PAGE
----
Recently, in the busyness that is my life, I have come across an experience completely new to me. It was one that I had hoped would never come to pass and that I had been dreading for months.
On Monday, September the 8th, I euthanized my family dog. My first puppy. My playmate as a kid and comforting presence as a teenager. She used to make sure I was up in time for work in the morning, although I don’t think her motives were entirely pure. I still believe that she only did it to get me out of my warm, cozy bed so that she could climb in and bask in the comfiness.
She was born sometime in November, 1997. For a dog of her size, she was well into her geriatric years. There were many things that influenced our decision to finally lay her to rest, but one big one was her inability to do the things she loved. Chasing balls, chasing really anything that moved including one rabbit in particular who she never did catch… This would leave her stiff and sore and probably regretting her brief lapse into puppy-hood.
I still vividly remember the day she came home with my dad, an early Christmas present. His timed reveal was thrown off because just as he was lecturing us on having to be good for the next twenty years, she popped out of his jacket and surveyed her new surroundings. Her name was Smooch, after running up to my dad and kissing him thoroughly when he went to pick her out as a puppy.
As she got older and sorer, she no longer beat me up the stairs as she always did. I would often slow down and let her get by me as she hurried slower and slower with each passing year, just because I knew it made her day. She always had to be in view or with her family, and scouting the upstairs first was at the top of her priority list.
I will miss the way she would do laps around the ground floor, so rambunctious in her excitement that someone had come home. Even though she would still do this from time to time as she aged, the laps got slower and the corners eventually too tight for her to make in time without making a little bobble here and there.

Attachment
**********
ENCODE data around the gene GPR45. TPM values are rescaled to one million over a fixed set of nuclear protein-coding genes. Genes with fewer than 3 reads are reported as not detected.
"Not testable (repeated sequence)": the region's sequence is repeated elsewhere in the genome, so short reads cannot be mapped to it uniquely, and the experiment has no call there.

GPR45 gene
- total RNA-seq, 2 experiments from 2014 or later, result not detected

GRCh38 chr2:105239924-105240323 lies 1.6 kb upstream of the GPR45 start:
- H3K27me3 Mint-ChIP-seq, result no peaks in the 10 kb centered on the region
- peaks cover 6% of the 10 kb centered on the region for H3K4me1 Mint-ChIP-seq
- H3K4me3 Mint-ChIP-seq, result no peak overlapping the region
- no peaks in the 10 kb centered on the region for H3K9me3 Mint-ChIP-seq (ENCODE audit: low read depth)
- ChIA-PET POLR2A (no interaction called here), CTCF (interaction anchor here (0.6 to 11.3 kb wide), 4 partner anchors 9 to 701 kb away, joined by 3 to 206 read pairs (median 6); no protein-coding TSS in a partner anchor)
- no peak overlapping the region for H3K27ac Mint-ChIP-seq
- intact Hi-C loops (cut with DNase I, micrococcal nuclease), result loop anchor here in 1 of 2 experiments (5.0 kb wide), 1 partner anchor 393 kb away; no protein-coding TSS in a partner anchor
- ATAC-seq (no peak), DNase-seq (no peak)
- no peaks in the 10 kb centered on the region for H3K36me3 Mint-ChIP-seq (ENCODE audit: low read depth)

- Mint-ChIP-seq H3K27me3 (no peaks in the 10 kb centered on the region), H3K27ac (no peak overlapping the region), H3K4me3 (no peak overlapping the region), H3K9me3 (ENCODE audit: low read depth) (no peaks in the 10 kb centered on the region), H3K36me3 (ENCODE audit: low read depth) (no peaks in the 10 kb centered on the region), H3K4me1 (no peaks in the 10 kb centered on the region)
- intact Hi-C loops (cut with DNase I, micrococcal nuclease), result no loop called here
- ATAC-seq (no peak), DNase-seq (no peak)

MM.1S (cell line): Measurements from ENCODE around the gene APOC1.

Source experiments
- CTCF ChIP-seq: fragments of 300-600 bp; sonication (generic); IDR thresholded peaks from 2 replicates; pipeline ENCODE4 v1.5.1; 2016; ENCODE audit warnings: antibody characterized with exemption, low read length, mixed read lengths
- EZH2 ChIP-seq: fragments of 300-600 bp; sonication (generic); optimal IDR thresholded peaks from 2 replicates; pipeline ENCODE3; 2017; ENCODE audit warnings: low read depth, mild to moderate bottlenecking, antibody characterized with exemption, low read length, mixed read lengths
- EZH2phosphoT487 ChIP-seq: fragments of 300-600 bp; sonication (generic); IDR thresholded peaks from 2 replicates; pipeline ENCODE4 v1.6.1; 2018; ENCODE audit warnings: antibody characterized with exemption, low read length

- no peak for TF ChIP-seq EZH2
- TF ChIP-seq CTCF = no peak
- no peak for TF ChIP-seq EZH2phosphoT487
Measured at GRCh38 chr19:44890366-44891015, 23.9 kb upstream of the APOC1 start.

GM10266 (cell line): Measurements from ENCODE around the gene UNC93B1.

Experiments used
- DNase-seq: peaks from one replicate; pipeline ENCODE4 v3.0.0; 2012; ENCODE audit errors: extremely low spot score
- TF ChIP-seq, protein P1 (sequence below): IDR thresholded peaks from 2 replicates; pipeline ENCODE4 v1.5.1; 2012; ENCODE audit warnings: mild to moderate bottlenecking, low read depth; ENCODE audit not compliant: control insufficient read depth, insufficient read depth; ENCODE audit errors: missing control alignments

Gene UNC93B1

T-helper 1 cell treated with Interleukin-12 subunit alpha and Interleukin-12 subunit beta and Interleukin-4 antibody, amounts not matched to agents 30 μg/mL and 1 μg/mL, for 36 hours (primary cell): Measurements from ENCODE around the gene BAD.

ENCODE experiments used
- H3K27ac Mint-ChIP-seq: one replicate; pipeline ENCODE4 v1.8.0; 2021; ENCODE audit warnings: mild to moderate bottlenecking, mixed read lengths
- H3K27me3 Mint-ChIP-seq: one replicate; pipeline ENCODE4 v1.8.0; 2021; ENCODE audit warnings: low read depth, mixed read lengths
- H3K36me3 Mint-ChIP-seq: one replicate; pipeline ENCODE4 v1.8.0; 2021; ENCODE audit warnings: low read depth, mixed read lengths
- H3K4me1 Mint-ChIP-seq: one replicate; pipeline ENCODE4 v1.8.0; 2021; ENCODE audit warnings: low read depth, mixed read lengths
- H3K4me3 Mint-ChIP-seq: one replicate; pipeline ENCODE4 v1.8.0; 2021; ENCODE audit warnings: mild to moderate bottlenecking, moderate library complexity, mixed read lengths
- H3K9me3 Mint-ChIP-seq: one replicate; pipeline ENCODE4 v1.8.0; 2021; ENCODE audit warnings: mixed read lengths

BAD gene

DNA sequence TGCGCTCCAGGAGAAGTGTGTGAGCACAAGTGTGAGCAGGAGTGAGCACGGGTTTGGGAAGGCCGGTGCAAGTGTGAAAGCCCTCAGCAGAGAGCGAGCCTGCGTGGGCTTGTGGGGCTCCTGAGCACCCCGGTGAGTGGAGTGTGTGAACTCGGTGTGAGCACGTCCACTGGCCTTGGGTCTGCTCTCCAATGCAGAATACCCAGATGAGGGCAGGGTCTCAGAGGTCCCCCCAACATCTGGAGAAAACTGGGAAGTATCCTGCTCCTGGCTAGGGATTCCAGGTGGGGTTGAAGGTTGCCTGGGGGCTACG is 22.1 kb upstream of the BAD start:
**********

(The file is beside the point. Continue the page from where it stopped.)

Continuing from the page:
The decision is so final that I had a hard time coming to terms with making it. Even though I knew, in both my professional mind and my emotional one, that I was making the right decision, I still felt like second-guessing myself. When my family finally came to me and inquired about the process, I knew that there was no more avoiding it. As my first dog, I had a hard time letting go.
Now, I have grieved and I have even felt a glimmer of relief that her life will no longer be uncomfortable or painful. She will no longer wander as if she were lost, or groan as she got up from a nap. I will no longer lose sleep thinking about whether or not she is in pain, or lonely, or confused. I know that she lived a happy life full of memories, loving people, snacks she wasn’t supposed to have and tennis balls. One full of bonfires where she would herd the guests and their vehicles into their parking spaces, and mooch food from the gullible ones. She was so good at that, and rightfully earned her nickname, “Mooch”.
While in college for veterinary technology, I came across a poem that I knew immediately would one day be the one I used to console myself following Smooch’s inevitable passing. Let me first say that I am not one for poetry, nor have I ever been, but this was a piece that was undeniably suitable and has brought me some small consolation following this loss. It still brings a little tear to my eye to read it.
Smooch was a good dog, the best really, and I will miss her as long as I have the capacity to feel loss. Sometimes the most appropriate decisions are the hardest, but she did her job being an admirable, wonderful pet and I believe I owed it to her to do the right thing.
You will forever be loved and deeply missed.
Goodbye, my friend.